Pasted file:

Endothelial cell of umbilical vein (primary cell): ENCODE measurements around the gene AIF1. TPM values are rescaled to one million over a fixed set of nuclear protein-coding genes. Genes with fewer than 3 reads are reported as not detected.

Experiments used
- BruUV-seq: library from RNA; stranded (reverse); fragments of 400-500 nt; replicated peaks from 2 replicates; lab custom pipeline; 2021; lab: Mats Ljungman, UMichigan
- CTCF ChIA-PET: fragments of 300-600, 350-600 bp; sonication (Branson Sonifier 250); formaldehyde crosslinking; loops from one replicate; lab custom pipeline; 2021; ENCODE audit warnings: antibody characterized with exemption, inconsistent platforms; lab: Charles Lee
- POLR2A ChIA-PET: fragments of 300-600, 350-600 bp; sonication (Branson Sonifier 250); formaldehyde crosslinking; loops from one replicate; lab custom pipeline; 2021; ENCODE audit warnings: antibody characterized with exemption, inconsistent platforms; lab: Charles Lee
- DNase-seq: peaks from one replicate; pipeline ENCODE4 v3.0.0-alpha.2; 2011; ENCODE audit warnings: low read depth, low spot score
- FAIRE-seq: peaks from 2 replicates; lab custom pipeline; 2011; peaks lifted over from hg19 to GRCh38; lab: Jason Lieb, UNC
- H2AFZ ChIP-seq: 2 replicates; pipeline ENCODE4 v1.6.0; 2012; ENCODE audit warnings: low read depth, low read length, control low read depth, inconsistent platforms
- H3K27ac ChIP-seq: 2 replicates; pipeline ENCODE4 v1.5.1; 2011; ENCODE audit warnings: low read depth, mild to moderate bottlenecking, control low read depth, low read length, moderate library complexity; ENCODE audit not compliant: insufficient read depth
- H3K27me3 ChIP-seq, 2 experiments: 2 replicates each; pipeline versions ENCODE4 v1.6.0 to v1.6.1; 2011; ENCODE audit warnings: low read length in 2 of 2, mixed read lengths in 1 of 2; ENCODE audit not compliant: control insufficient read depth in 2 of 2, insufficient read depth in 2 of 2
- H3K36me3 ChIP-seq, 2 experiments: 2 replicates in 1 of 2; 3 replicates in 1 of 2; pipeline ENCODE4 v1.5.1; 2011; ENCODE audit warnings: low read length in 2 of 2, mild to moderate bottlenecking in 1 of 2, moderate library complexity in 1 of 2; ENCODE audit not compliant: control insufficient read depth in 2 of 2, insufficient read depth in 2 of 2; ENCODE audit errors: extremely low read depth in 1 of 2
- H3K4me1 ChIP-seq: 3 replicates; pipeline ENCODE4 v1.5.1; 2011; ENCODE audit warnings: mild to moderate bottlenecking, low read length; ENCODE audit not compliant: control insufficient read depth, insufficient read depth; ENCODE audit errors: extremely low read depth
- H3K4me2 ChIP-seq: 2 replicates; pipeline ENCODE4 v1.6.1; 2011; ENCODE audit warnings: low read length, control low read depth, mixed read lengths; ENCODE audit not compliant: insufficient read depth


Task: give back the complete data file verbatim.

Endothelial cell of umbilical vein (primary cell): ENCODE measurements around the gene AIF1. TPM values are rescaled to one million over a fixed set of nuclear protein-coding genes. Genes with fewer than 3 reads are reported as not detected.

Experiments used
- BruUV-seq: library from RNA; stranded (reverse); fragments of 400-500 nt; replicated peaks from 2 replicates; lab custom pipeline; 2021; lab: Mats Ljungman, UMichigan
- CTCF ChIA-PET: fragments of 300-600, 350-600 bp; sonication (Branson Sonifier 250); formaldehyde crosslinking; loops from one replicate; lab custom pipeline; 2021; ENCODE audit warnings: antibody characterized with exemption, inconsistent platforms; lab: Charles Lee
- POLR2A ChIA-PET: fragments of 300-600, 350-600 bp; sonication (Branson Sonifier 250); formaldehyde crosslinking; loops from one replicate; lab custom pipeline; 2021; ENCODE audit warnings: antibody characterized with exemption, inconsistent platforms; lab: Charles Lee
- DNase-seq: peaks from one replicate; pipeline ENCODE4 v3.0.0-alpha.2; 2011; ENCODE audit warnings: low read depth, low spot score
- FAIRE-seq: peaks from 2 replicates; lab custom pipeline; 2011; peaks lifted over from hg19 to GRCh38; lab: Jason Lieb, UNC
- H2AFZ ChIP-seq: 2 replicates; pipeline ENCODE4 v1.6.0; 2012; ENCODE audit warnings: low read depth, low read length, control low read depth, inconsistent platforms
- H3K27ac ChIP-seq: 2 replicates; pipeline ENCODE4 v1.5.1; 2011; ENCODE audit warnings: low read depth, mild to moderate bottlenecking, control low read depth, low read length, moderate library complexity; ENCODE audit not compliant: insufficient read depth
- H3K27me3 ChIP-seq, 2 experiments: 2 replicates each; pipeline versions ENCODE4 v1.6.0 to v1.6.1; 2011; ENCODE audit warnings: low read length in 2 of 2, mixed read lengths in 1 of 2; ENCODE audit not compliant: control insufficient read depth in 2 of 2, insufficient read depth in 2 of 2
- H3K36me3 ChIP-seq, 2 experiments: 2 replicates in 1 of 2; 3 replicates in 1 of 2; pipeline ENCODE4 v1.5.1; 2011; ENCODE audit warnings: low read length in 2 of 2, mild to moderate bottlenecking in 1 of 2, moderate library complexity in 1 of 2; ENCODE audit not compliant: control insufficient read depth in 2 of 2, insufficient read depth in 2 of 2; ENCODE audit errors: extremely low read depth in 1 of 2
- H3K4me1 ChIP-seq: 3 replicates; pipeline ENCODE4 v1.5.1; 2011; ENCODE audit warnings: mild to moderate bottlenecking, low read length; ENCODE audit not compliant: control insufficient read depth, insufficient read depth; ENCODE audit errors: extremely low read depth
- H3K4me2 ChIP-seq: 2 replicates; pipeline ENCODE4 v1.6.1; 2011; ENCODE audit warnings: low read length, control low read depth, mixed read lengths; ENCODE audit not compliant: insufficient read depth